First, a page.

LXLE ubuntu

I used to use virtual box but couldnt stand it. I have not used it since 2007. I might try it again. As long as i can run VM’s in full screen mode as if i was in the OS, and can switch back to my main desktop easily without using a key combo.

No, these dells are P4’s and are no more than 15 years old so they gotta be 64 bit.

So, if i do use them, how much ram should i get? ram is expensive right now for OLD stuff. I only have 2 slots on the mobo

VirtualBox’s GUI in the earlier years were a bit of a hot mess – lots of features added over time without an overhaul Thankfully the GUI did get cleaned up over the past couple of years.

One very appealing feature of VirtualBox that a lot of casual users likely aren’t aware of (the manual is over 370 pages) is that VirtualBox can run as a regular desktop host and also as a headless server with a command-line interface to manage it. It’s not as lean as VMware ESXi and Proxmox VE, but it also doesn’t take over the host machine.

There were some non-64-bit P4’s sold at retail, but I don’t recall running into any OEM ones. There are plenty of ways to verify if it’s x86-64 without removing any screws.

A lot depends on how many files you’re going to be syncing, and…

  • Assuming a 64-bit CPU running TurnKey Linux, or other suitably lean Linux distro with no desktop GUI, 1GB is manageable but you’ll definitely have to do some system tuning to avoid excessive swapping.
  • Linux has a kernel feature called zram that’s conceptually similar to, but more sophisticated than, the 3rd-party RAM compression utilities popular during the mid-90’s.
  • Age-wise, your old Dells might support SATA drives. If so, a 128GB 2.5" SSD is around US$17. While not a substitute for more RAM, it’s a decent compromise.
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the old dells do have sata and i need bout 256GB for ssd. I will have 2 or 3 servers going on.

I cant reply to much right now. at work for the moment haha

I may try VB again

If you live reasonably close to a Micro Center, their in-store prices on popular items are often equal or better than elsewhere online. Some of Micro Center’s house-branded flash storage is made by Kingston. $22.99 for the Inland Professional 256GB SSD 3D TLC NAND SATA 3.0 6 GBps 2.5 Inch 7mm Internal Solid State Drive.

If you’re planning on using the SSD for both the OS and data storage, I’d recommend 3 partitions:

  • Partition 1: 3GB is plenty for TurnKey Linux Syncthing edition.
  • Partition 2: If the old Dell has less than 1GB of RAM, make a 1GB swap partition.
  • Partition 3: That leaves close to 240GB for data storage.

The choice of filesystem for the data partition will depend on a few factors:

  • OpenZFS (https://zfsonlinux.org/) is going to be a no-go because it likely requires more RAM and horsepower than those old Dells can reasonably provide.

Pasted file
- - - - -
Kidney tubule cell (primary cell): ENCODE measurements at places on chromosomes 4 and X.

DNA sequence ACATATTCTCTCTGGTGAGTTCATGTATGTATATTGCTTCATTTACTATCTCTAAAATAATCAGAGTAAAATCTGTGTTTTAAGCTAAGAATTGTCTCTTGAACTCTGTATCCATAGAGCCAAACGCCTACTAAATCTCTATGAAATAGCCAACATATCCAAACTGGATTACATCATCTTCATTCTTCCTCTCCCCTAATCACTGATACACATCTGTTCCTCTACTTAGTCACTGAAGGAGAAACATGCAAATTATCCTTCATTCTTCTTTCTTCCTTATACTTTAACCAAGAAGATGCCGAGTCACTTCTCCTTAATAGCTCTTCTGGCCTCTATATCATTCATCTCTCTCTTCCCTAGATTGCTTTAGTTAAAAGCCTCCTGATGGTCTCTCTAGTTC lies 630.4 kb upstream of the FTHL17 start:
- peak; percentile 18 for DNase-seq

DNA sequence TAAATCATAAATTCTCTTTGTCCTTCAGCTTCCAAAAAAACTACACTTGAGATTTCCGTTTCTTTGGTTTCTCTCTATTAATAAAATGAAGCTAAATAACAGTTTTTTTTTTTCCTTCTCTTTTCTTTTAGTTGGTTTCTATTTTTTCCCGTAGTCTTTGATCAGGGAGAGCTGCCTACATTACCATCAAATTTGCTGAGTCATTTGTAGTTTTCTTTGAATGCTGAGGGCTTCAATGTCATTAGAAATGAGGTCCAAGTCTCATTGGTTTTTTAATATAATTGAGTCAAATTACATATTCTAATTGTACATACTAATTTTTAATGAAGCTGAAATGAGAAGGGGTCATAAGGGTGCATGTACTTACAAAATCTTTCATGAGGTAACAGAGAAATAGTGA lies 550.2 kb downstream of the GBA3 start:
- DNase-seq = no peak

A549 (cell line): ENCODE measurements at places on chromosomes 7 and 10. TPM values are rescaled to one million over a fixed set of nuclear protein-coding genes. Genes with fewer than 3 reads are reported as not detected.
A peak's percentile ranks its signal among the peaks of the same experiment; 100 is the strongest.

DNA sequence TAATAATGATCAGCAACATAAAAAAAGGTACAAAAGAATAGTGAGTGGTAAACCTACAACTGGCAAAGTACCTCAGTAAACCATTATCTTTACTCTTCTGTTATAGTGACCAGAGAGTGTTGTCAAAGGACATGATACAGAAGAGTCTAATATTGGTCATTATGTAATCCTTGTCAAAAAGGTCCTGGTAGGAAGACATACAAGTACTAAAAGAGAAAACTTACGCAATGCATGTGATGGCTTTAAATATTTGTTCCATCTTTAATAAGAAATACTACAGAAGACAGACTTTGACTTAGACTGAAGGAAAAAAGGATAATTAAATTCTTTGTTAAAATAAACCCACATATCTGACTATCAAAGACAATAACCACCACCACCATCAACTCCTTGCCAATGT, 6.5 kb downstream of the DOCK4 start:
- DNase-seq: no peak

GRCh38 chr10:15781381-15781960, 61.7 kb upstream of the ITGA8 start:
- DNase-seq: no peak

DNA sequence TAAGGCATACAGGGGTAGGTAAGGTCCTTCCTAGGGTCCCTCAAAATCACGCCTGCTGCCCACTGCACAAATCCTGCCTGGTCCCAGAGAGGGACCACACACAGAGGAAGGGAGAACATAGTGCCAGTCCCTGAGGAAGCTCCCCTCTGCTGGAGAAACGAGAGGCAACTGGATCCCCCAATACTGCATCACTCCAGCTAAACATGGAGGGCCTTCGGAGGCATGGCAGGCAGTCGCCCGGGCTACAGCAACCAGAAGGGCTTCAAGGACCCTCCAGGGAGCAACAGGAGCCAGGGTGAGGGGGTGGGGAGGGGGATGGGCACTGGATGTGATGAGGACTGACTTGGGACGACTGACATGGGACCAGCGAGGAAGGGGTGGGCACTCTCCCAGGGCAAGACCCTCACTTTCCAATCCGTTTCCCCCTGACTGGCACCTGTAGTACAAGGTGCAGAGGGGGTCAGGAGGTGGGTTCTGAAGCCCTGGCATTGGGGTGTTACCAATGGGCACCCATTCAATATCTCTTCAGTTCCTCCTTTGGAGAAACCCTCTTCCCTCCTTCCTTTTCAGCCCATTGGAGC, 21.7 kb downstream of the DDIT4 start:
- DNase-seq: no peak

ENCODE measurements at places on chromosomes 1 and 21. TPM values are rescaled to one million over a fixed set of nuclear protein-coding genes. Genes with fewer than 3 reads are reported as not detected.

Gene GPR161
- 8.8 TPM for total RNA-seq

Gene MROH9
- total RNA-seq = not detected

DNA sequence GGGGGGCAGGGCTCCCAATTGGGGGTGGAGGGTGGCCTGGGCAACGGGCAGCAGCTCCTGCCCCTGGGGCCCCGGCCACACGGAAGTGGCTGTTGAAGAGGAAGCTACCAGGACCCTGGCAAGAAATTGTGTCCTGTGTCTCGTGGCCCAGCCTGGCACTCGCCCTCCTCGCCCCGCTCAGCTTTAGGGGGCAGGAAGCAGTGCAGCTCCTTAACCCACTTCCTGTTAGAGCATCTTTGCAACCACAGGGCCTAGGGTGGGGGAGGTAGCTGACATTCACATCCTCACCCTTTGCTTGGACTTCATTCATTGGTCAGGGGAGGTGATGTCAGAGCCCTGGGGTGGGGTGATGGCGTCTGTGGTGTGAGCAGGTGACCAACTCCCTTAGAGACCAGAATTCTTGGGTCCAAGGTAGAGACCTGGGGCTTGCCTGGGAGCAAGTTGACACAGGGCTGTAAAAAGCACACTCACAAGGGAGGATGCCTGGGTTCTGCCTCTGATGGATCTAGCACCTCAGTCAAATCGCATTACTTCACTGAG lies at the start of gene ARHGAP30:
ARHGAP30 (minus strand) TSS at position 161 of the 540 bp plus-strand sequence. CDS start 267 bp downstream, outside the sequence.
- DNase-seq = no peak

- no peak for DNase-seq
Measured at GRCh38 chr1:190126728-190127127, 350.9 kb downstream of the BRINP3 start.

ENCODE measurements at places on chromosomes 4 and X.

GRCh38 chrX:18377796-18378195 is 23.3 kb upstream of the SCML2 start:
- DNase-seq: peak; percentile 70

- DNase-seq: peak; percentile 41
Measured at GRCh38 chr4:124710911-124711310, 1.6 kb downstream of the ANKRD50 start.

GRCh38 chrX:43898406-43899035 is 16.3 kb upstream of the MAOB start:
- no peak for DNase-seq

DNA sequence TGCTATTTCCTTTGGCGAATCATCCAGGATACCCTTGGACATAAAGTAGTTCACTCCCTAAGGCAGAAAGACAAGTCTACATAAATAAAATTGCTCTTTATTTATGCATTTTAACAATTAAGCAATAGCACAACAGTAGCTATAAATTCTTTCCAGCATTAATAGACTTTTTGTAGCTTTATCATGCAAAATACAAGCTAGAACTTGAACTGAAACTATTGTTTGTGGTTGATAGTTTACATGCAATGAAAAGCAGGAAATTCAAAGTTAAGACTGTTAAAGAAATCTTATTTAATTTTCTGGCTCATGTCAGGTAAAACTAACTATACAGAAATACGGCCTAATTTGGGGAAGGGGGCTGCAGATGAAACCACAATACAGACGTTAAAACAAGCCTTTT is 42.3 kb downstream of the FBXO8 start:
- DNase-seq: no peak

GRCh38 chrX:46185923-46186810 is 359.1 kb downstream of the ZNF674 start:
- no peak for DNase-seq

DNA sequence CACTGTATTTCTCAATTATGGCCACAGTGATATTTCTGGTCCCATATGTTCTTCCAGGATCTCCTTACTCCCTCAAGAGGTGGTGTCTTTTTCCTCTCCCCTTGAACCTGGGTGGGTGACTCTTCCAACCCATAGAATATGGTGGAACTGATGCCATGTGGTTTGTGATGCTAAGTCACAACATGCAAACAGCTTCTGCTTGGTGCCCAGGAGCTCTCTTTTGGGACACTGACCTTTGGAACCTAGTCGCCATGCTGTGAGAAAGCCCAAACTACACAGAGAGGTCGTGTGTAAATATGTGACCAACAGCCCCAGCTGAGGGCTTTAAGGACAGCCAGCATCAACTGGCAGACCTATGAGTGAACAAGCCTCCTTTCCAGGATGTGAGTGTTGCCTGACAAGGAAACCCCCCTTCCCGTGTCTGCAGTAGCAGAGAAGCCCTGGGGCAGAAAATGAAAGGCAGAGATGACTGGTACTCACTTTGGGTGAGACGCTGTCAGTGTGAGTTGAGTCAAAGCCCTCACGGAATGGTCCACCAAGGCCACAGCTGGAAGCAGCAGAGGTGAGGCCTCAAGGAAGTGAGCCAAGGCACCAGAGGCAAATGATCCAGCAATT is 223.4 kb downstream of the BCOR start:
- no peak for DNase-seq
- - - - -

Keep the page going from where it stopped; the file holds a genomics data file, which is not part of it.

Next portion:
• btrfs is seriously worth considering. Much lighter on resources compared to ZFS while sharing some common features such as inline file compression, per-block checksums, etc.
  • XFS is a good general purpose option but is best paired with a multi-core CPU and it doesn’t deal well with lots of small files.
  • NTFS… last resort – and only if there’s no other choice. :smirk:
  • ext4 doesn’t have new-age fancy features but it runs better on older computers than the four above.


If you haven’t touched it since 2007, it’s definitely worth a revisit.

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dude, that is one thing i wished Utah had, a dang micro center. This best buy crap aint working.

Yeah, i work weekends till 11PM at a treatment center for youth with drug and alcohol addiction. I am their mentor and emotional guidance counselor to help get them back to a healthier life. I help them, learn how to break patterns, be less toxic etc etc. I have been punched, kicked, tackled, etc

if my cpu supports btrfs, thats the one i usually go with. I dont mind NTFS for some things haha

this monday ill check the hardware and see what i actually have. Its about 3 hours away from me at my parents’ house. I go to school by their place and ill check when there. Its a 6 hour travel day for me on the train when i go to school haha

I seldom go to Best Buy because I’m more of a DIY person, so a well stocked electronics store of parts is my kind of place to shop.

FYI… Micro Center also has an Amazon storefront. Not everything is available there, and some items are pricier, but the SSD happens to be the same price right now: https://amazon.com/Inland-Professional-256GB-Internal-Solid/dp/B088KLWM35

(Last week during Black Friday, Micro Center was selling the 1TB version for $19.99. It was a limit of one per customer and in-store only.)

Cool! (except the physical abuse part :grin:)

One thing that does not mix is NTFS + SMR (shingled magnetic recording) HDD + lots of small files.

A while back I was asked to copy ~20 million XML files varying in size up to about 250KB onto some 5TB external USB 3.0 drives – it averaged about 60KB/sec… not a typo… sixty … kilobytes … per … second – I’m pretty certain I could have printed the files onto paper and loaded it onto a box truck in less time.

Plenty of time on the train to mull over how you’re going to assemble your Syncthing storage cluster. :grin:

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